Biodiversity and Planning
Monmouthshire County Council has an obligation to consider the impacts on biodiversity in carrying out their functions, which importantly includes making planning decisions. Whether is it’s a large housing development or a small householder application, the potential for the proposal to affect ecological features needs to be considered and appropriate avoidance, mitigation and compensation measures incorporated into the scheme.
What information is needed?
If there is potential for a proposal to affect ecological features, such as protected sites, priority habitats or protected species, ecological surveys and assessments may be required to support the application. This ensures that planning officers have sufficient information to make a lawful planning decision.
The Chartered Institute of Ecology and Environmental Management (CIEEM) has produced general guidance for householders applications that need ecology surveys and specific advice for what to expect from a bat survey.
Any planning queries should be directed through the planning duty officer on 01633 644831 (Monday to Friday, 9am to 5pm) or email email@example.com.
Net Benefit for Biodiversity
All approved planning applications must result in Net Benefit for Biodiversity; this requires developments to avoid ecological impacts as far as possible, mitigate and compensate for impacts which can’t be avoided, and importantly provide enhancements that result in an increase in biodiversity value.
The Net Benefit for Biodiversity approach doesn’t use a metric but encourages proactive consideration of biodiversity and wider ecosystem benefits on a site-by-site basis. Different enhancement measures may be more appropriate to some developments than others; where consultant ecologists are engaged, they should provide recommendations that is based on site surveys. However, not all applications require input from consultant ecologist, so we have developed our Biodiversity Net Benefit for Householders guidance to provide suggestions to achieve Net Benefit for Biodiversity.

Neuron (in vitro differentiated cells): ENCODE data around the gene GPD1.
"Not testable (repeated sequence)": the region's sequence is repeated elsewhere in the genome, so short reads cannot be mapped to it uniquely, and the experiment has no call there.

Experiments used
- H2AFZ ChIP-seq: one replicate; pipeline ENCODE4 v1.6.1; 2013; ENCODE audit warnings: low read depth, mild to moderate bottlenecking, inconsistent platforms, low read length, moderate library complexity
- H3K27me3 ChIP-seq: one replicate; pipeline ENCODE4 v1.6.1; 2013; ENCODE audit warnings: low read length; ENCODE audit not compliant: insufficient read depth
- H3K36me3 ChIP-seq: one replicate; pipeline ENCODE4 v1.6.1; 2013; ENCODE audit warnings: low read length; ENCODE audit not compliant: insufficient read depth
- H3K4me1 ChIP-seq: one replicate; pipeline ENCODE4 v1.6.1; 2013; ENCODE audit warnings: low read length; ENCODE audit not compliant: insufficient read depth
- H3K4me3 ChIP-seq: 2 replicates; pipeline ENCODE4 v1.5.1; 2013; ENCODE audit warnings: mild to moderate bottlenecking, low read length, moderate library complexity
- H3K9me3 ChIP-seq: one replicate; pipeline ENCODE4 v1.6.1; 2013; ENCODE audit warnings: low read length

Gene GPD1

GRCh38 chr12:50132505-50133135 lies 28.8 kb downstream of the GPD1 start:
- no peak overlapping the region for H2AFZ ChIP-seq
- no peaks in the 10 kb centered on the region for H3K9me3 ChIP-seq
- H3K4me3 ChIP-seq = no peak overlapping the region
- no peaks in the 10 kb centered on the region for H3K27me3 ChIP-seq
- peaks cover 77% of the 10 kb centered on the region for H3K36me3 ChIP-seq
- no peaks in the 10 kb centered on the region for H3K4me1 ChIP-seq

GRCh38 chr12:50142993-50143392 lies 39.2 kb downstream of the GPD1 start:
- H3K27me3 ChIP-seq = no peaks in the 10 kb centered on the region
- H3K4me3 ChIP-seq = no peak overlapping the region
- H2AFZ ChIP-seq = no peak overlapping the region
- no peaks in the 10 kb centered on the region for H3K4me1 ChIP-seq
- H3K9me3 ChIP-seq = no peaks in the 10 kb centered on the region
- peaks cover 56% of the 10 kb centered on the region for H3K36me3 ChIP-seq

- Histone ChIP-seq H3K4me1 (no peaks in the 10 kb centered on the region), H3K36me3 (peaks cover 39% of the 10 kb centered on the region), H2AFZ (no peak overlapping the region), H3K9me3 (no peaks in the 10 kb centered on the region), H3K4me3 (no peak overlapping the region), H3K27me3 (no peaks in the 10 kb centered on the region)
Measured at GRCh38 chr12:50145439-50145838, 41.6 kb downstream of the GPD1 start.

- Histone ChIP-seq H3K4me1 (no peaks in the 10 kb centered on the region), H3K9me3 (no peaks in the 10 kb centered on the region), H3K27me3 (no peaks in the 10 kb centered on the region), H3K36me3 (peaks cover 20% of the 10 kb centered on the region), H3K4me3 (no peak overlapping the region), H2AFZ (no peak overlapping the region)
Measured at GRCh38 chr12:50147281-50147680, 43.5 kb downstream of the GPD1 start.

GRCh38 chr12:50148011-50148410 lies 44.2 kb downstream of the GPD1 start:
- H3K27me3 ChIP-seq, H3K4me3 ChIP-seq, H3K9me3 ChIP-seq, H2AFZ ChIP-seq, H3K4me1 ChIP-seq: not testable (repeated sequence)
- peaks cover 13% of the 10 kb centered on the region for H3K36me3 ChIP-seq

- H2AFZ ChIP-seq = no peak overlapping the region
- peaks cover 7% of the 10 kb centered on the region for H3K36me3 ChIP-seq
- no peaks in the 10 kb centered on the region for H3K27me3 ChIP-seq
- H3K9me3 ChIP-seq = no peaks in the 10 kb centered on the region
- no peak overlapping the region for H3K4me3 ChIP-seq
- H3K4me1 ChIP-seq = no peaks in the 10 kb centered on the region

Click the image to see our guidance for Householders.
Phosphates and River Special Areas of Conservation (SACs)
Following changes to monitoring guidance, NRW reviewed the conservation objectives for all river SACs in Wales and substantially tightened targets for phosphorus levels. The Rivers Usk and Wye are in poor condition with high relative phosphorus concentration. Any development within the river catchments has the potential to increase phosphorus levels and contribute to problem and therefore must be screened through a Habitats Regulations Assessment to determine if the proposals are likely to have a significant effect on the SAC.
For more information on the implications for planning applications visit the planning pages:
Information for Ecological Consultants working in Monmouthshire
To ensure we are always following the most up to date recommendations, Monmouthshire CC don’t have a guidance document for general survey standards, but signpost towards professional standards documents produced by CIEEM and the relevant authorities. See the CIEEM Resource Hub for best practice survey and mitigation guidelines.
Unless it can be determined that a development would have no significant ecological effects, no mitigation is required and no further surveys are necessary, a planning application should always be supported by an Ecological Impact Assessment Report (for non-EIA developments). We also refer to the CIEEM advice note when considering whether surveys are up to date enough to inform planning applications.
We are currently working on guidance for bat surveys in the Wye Valley and Forest of Deans Bat Sites SAC area. In the meantime we recommend that you refer to the Forest of Dean guidance to inform survey effort.
This post is also available in: Welsh